Small is Beautiful, Revisited


The cardinal virtues of temperance, prudence, fortitude, and justice

I recently reread E.F. Schumacher’s classic Small is Beautiful (originally published by Blond and Riggs Ltd., London, 1973). I first read this book as part of my training with the US Peace Corps almost 20 years ago when I was an ‘appropriate technology’ agent in West Africa, and it had a huge impact on my thinking at the time. However idealistic its precept, the concepts of decentralized economies, resource conservation and the eradication of global poverty rang true, and resonate even more on the heals of recent, global economic meltdown. Schumacher closes his argument by reinvigorating the concept of the four cardinal virtues, originally posited by Plato. Here is the last paragraph of Small is Beautiful:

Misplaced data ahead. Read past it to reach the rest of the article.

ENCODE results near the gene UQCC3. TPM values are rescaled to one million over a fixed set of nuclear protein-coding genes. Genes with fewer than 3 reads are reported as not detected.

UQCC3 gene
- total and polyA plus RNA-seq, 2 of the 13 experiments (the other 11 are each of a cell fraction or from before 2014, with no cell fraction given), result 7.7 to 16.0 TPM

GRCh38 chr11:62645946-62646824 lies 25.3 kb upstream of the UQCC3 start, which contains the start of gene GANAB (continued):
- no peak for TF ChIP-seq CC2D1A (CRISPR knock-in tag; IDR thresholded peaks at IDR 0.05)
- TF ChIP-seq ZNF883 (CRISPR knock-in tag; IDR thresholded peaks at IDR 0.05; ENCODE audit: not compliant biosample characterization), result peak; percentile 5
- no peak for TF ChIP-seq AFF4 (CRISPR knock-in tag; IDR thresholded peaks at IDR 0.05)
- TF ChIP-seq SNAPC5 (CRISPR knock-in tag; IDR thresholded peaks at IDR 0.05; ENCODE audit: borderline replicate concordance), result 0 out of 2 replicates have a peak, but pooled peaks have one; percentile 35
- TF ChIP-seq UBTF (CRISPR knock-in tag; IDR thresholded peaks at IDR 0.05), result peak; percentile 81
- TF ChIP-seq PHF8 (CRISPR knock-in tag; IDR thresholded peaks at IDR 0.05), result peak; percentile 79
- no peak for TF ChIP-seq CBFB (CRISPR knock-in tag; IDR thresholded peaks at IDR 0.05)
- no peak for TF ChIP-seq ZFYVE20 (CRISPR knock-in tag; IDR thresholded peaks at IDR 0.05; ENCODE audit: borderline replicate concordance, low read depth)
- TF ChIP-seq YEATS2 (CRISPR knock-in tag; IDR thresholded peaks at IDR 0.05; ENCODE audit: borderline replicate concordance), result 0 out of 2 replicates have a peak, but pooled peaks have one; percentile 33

“Justice relates to truth, fortitude to goodness, and temporentia to beauty; while prudence, in a sense, comprises all three. The type of realism which behaves as if the good, the true, and the beautiful were too vague and subjective to be adopted as the highest aims of social or individual life, or were the automatic spin-off of the successful pursuit of wealth and power, has been aptly called ‘crackpot-realism’. Everywhere people ask: ‘What can I actually do?’ The answer is as simple as it is disconcerting: we can, each of us, work to put our own inner house in order. The guidance we need for this work cannot be found in science or technology, the value of which utterly depends on the ends they serve; but it can still be found in the traditional wisdom of mankind.”